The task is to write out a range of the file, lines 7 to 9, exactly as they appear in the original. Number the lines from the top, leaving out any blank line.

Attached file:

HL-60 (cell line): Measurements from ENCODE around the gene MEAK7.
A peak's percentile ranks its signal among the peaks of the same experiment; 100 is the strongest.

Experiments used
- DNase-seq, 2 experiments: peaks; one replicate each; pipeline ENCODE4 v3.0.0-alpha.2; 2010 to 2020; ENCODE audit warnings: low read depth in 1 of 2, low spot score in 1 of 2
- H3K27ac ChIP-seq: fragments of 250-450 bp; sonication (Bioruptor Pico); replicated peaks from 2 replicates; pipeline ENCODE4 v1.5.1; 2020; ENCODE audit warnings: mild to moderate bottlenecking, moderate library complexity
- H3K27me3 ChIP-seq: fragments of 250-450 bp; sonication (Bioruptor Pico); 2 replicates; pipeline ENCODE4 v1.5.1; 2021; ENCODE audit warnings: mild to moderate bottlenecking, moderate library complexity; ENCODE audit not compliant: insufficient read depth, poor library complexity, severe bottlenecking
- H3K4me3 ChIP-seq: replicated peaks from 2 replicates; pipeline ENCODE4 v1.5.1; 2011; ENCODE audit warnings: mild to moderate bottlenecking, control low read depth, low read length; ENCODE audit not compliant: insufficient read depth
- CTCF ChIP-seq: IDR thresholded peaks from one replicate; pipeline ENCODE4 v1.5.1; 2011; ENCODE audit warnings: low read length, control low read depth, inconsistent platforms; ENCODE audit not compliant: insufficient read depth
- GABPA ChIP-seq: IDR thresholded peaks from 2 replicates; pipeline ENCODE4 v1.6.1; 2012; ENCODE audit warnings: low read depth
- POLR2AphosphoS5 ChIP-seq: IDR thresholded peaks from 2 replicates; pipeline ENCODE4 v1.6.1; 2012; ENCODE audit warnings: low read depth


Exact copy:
- H3K4me3 ChIP-seq: replicated peaks from 2 replicates; pipeline ENCODE4 v1.5.1; 2011; ENCODE audit warnings: mild to moderate bottlenecking, control low read depth, low read length; ENCODE audit not compliant: insufficient read depth
- CTCF ChIP-seq: IDR thresholded peaks from one replicate; pipeline ENCODE4 v1.5.1; 2011; ENCODE audit warnings: low read length, control low read depth, inconsistent platforms; ENCODE audit not compliant: insufficient read depth
- GABPA ChIP-seq: IDR thresholded peaks from 2 replicates; pipeline ENCODE4 v1.6.1; 2012; ENCODE audit warnings: low read depth